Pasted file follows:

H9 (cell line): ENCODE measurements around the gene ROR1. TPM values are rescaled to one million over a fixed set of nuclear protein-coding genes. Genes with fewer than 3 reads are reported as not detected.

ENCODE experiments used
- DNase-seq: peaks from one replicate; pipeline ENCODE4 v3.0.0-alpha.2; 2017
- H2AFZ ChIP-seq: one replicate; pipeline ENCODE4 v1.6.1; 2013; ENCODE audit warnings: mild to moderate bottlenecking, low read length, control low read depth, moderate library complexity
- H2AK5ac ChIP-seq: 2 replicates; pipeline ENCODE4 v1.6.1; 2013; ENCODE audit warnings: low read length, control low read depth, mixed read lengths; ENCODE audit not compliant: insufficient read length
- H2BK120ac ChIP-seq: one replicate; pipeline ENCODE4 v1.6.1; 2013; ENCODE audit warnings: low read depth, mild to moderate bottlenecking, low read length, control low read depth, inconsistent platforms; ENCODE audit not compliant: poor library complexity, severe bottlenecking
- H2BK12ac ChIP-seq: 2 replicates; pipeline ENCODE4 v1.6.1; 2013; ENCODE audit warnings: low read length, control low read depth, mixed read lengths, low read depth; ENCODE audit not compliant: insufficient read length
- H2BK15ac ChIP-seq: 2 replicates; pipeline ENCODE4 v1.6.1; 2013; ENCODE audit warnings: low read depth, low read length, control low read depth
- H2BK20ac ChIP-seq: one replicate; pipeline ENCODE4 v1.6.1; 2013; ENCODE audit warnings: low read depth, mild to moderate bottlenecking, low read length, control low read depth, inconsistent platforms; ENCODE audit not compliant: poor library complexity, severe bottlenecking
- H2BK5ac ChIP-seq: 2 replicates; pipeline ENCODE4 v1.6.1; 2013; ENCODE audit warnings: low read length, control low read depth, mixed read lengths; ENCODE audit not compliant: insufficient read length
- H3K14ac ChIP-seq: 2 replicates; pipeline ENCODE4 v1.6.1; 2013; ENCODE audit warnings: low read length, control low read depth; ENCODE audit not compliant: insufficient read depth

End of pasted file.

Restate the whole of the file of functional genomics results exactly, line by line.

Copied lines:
H9 (cell line): ENCODE measurements around the gene ROR1. TPM values are rescaled to one million over a fixed set of nuclear protein-coding genes. Genes with fewer than 3 reads are reported as not detected.

ENCODE experiments used
- DNase-seq: peaks from one replicate; pipeline ENCODE4 v3.0.0-alpha.2; 2017
- H2AFZ ChIP-seq: one replicate; pipeline ENCODE4 v1.6.1; 2013; ENCODE audit warnings: mild to moderate bottlenecking, low read length, control low read depth, moderate library complexity
- H2AK5ac ChIP-seq: 2 replicates; pipeline ENCODE4 v1.6.1; 2013; ENCODE audit warnings: low read length, control low read depth, mixed read lengths; ENCODE audit not compliant: insufficient read length
- H2BK120ac ChIP-seq: one replicate; pipeline ENCODE4 v1.6.1; 2013; ENCODE audit warnings: low read depth, mild to moderate bottlenecking, low read length, control low read depth, inconsistent platforms; ENCODE audit not compliant: poor library complexity, severe bottlenecking
- H2BK12ac ChIP-seq: 2 replicates; pipeline ENCODE4 v1.6.1; 2013; ENCODE audit warnings: low read length, control low read depth, mixed read lengths, low read depth; ENCODE audit not compliant: insufficient read length
- H2BK15ac ChIP-seq: 2 replicates; pipeline ENCODE4 v1.6.1; 2013; ENCODE audit warnings: low read depth, low read length, control low read depth
- H2BK20ac ChIP-seq: one replicate; pipeline ENCODE4 v1.6.1; 2013; ENCODE audit warnings: low read depth, mild to moderate bottlenecking, low read length, control low read depth, inconsistent platforms; ENCODE audit not compliant: poor library complexity, severe bottlenecking
- H2BK5ac ChIP-seq: 2 replicates; pipeline ENCODE4 v1.6.1; 2013; ENCODE audit warnings: low read length, control low read depth, mixed read lengths; ENCODE audit not compliant: insufficient read length
- H3K14ac ChIP-seq: 2 replicates; pipeline ENCODE4 v1.6.1; 2013; ENCODE audit warnings: low read length, control low read depth; ENCODE audit not compliant: insufficient read depth